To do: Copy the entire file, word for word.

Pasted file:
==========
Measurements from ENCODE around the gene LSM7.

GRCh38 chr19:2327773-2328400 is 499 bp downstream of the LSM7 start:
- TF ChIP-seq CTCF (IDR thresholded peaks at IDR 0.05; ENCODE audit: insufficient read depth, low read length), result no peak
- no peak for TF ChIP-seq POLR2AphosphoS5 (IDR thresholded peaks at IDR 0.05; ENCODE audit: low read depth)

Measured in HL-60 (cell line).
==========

Measurements from ENCODE around the gene LSM7.

GRCh38 chr19:2327773-2328400 is 499 bp downstream of the LSM7 start:
- TF ChIP-seq CTCF (IDR thresholded peaks at IDR 0.05; ENCODE audit: insufficient read depth, low read length), result no peak
- no peak for TF ChIP-seq POLR2AphosphoS5 (IDR thresholded peaks at IDR 0.05; ENCODE audit: low read depth)

Measured in HL-60 (cell line).